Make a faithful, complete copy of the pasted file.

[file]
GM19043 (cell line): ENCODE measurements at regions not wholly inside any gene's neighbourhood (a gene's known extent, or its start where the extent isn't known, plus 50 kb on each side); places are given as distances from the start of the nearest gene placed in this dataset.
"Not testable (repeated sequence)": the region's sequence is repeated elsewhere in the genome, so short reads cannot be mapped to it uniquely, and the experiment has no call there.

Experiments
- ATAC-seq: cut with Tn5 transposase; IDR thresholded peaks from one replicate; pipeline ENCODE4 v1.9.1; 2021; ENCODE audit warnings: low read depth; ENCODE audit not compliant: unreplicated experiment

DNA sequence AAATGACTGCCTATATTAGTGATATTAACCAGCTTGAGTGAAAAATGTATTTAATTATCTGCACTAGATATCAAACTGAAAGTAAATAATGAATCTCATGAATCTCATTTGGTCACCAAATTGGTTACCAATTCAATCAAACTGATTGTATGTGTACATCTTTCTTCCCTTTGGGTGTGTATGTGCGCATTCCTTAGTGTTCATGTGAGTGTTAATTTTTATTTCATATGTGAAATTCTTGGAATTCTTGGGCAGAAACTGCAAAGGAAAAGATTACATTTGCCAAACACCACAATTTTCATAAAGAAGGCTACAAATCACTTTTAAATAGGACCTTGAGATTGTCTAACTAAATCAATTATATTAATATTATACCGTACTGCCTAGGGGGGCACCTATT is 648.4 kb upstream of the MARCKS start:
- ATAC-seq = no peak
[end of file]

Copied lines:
GM19043 (cell line): ENCODE measurements at regions not wholly inside any gene's neighbourhood (a gene's known extent, or its start where the extent isn't known, plus 50 kb on each side); places are given as distances from the start of the nearest gene placed in this dataset.
"Not testable (repeated sequence)": the region's sequence is repeated elsewhere in the genome, so short reads cannot be mapped to it uniquely, and the experiment has no call there.

Experiments
- ATAC-seq: cut with Tn5 transposase; IDR thresholded peaks from one replicate; pipeline ENCODE4 v1.9.1; 2021; ENCODE audit warnings: low read depth; ENCODE audit not compliant: unreplicated experiment

DNA sequence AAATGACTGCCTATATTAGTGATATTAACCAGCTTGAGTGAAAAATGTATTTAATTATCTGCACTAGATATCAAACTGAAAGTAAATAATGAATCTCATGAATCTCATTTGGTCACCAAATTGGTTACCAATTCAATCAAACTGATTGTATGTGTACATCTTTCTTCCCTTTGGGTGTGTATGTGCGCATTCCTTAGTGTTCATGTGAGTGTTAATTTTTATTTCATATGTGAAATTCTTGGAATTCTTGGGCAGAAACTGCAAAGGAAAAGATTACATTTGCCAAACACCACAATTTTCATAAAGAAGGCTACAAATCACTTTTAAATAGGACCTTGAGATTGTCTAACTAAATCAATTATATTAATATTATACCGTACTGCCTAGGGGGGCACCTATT is 648.4 kb upstream of the MARCKS start:
- ATAC-seq = no peak